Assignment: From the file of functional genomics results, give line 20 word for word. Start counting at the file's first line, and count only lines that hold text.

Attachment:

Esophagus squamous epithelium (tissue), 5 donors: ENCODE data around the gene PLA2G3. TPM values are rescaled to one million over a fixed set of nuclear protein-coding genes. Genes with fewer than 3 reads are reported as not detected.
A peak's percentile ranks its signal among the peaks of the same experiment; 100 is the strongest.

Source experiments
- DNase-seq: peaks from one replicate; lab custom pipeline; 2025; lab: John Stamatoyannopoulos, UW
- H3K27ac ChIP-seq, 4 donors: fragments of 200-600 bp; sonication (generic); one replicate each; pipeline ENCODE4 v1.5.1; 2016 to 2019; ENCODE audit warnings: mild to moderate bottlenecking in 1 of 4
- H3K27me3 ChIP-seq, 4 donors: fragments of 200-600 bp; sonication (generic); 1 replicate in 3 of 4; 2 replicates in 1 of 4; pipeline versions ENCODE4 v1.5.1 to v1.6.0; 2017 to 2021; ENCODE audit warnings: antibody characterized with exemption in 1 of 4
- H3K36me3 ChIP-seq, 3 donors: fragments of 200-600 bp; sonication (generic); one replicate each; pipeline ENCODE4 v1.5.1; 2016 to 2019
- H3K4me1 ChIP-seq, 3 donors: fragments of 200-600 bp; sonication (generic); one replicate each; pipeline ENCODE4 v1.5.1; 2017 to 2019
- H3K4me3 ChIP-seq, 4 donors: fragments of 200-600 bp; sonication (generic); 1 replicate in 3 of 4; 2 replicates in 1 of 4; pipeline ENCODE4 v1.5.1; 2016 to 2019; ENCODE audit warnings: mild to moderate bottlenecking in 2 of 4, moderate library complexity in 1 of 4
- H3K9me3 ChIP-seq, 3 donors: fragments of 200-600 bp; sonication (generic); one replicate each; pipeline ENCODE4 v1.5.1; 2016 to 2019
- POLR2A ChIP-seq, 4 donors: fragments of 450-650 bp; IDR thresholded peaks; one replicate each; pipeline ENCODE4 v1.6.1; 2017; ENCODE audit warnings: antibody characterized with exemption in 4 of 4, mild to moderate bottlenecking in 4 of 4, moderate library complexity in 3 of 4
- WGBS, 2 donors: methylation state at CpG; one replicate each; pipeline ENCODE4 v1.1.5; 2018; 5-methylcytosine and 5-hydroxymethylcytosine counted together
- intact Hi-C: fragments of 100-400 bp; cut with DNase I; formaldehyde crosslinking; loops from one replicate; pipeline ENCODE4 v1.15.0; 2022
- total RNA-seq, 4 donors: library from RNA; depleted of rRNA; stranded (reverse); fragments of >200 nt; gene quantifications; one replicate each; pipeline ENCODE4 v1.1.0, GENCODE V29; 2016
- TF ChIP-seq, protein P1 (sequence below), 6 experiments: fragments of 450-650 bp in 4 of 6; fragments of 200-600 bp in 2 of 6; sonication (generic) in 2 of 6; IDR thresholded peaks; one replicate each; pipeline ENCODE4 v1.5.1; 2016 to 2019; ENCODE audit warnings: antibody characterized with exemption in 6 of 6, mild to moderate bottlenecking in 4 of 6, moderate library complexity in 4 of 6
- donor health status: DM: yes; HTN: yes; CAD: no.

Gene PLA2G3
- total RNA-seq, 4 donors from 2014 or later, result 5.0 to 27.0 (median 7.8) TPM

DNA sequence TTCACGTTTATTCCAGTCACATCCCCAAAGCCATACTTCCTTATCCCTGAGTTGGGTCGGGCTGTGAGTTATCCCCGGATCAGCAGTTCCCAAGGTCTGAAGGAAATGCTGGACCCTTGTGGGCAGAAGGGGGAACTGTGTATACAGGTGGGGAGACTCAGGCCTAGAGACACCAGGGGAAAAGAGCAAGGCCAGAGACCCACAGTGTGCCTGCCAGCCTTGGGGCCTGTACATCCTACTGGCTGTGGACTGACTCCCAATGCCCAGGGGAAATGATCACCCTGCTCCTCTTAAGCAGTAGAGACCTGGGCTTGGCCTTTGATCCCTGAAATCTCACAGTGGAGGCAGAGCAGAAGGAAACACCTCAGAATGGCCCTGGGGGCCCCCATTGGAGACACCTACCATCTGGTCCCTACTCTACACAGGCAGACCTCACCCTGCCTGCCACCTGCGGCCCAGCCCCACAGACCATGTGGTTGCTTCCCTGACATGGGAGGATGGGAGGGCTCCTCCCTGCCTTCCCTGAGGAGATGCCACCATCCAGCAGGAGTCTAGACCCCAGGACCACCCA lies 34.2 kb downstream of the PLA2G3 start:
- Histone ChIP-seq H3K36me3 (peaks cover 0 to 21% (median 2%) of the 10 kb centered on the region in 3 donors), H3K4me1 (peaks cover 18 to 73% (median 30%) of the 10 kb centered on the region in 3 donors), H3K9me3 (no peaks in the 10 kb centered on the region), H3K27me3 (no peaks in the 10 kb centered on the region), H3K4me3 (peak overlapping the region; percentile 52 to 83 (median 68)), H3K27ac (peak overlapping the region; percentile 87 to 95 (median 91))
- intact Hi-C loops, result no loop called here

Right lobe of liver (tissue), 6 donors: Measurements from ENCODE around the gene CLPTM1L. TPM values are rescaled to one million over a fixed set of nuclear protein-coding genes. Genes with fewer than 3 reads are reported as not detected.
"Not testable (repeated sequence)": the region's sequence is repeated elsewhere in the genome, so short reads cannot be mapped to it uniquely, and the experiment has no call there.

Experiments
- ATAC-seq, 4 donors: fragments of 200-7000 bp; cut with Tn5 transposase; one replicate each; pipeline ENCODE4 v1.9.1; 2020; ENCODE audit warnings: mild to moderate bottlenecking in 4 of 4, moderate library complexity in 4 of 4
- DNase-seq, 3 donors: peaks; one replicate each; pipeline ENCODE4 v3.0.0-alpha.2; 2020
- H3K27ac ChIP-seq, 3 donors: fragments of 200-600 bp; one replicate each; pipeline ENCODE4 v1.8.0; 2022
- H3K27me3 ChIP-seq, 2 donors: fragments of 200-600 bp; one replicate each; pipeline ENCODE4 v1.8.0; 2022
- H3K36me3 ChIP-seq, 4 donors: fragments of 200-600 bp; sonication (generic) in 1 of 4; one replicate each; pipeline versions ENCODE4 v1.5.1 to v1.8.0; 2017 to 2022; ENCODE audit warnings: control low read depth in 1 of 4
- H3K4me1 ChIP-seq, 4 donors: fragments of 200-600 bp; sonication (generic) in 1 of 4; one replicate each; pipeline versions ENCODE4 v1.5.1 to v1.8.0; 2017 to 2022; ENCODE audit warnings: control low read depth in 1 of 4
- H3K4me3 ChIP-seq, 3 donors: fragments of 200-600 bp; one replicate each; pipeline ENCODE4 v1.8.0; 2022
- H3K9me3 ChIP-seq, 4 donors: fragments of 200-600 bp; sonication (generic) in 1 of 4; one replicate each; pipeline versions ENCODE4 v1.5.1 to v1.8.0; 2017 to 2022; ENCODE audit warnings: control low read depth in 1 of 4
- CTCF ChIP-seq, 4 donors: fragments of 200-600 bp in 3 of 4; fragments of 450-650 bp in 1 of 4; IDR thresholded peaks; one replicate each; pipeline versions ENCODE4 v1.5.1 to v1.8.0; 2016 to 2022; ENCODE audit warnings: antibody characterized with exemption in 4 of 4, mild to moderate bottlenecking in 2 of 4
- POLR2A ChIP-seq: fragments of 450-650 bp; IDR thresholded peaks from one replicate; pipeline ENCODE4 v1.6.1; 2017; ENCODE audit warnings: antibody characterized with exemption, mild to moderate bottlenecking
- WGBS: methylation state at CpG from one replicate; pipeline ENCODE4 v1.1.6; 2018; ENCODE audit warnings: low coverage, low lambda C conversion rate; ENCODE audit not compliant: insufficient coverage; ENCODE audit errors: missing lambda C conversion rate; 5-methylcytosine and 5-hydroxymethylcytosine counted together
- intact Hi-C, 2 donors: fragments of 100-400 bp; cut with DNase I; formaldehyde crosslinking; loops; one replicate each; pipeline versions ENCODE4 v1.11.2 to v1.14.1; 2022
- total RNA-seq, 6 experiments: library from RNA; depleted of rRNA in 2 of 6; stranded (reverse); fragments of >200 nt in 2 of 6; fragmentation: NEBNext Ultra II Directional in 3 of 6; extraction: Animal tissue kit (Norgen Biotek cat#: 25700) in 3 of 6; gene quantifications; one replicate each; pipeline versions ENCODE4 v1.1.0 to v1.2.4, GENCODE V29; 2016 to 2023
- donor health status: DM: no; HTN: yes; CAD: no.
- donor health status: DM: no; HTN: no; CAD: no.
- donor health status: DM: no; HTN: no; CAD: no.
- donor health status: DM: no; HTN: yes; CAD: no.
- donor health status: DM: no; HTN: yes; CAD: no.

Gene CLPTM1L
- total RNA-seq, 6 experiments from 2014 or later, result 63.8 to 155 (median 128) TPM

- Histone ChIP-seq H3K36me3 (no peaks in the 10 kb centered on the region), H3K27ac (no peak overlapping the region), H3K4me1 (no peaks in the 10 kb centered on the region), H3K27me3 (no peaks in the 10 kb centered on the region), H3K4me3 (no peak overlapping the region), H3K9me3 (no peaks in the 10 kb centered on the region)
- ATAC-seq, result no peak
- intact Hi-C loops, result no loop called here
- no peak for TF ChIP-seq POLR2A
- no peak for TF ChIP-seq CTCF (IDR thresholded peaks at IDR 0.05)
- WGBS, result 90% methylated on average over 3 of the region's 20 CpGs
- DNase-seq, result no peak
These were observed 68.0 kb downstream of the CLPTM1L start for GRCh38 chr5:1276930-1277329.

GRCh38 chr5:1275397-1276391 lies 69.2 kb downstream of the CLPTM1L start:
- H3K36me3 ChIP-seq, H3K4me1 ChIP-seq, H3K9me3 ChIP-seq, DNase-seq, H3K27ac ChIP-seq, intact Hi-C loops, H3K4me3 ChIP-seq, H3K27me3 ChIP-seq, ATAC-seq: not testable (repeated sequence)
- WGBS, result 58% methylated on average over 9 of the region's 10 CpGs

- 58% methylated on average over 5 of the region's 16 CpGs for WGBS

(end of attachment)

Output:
- Histone ChIP-seq H3K36me3 (peaks cover 0 to 21% (median 2%) of the 10 kb centered on the region in 3 donors), H3K4me1 (peaks cover 18 to 73% (median 30%) of the 10 kb centered on the region in 3 donors), H3K9me3 (no peaks in the 10 kb centered on the region), H3K27me3 (no peaks in the 10 kb centered on the region), H3K4me3 (peak overlapping the region; percentile 52 to 83 (median 68)), H3K27ac (peak overlapping the region; percentile 87 to 95 (median 91))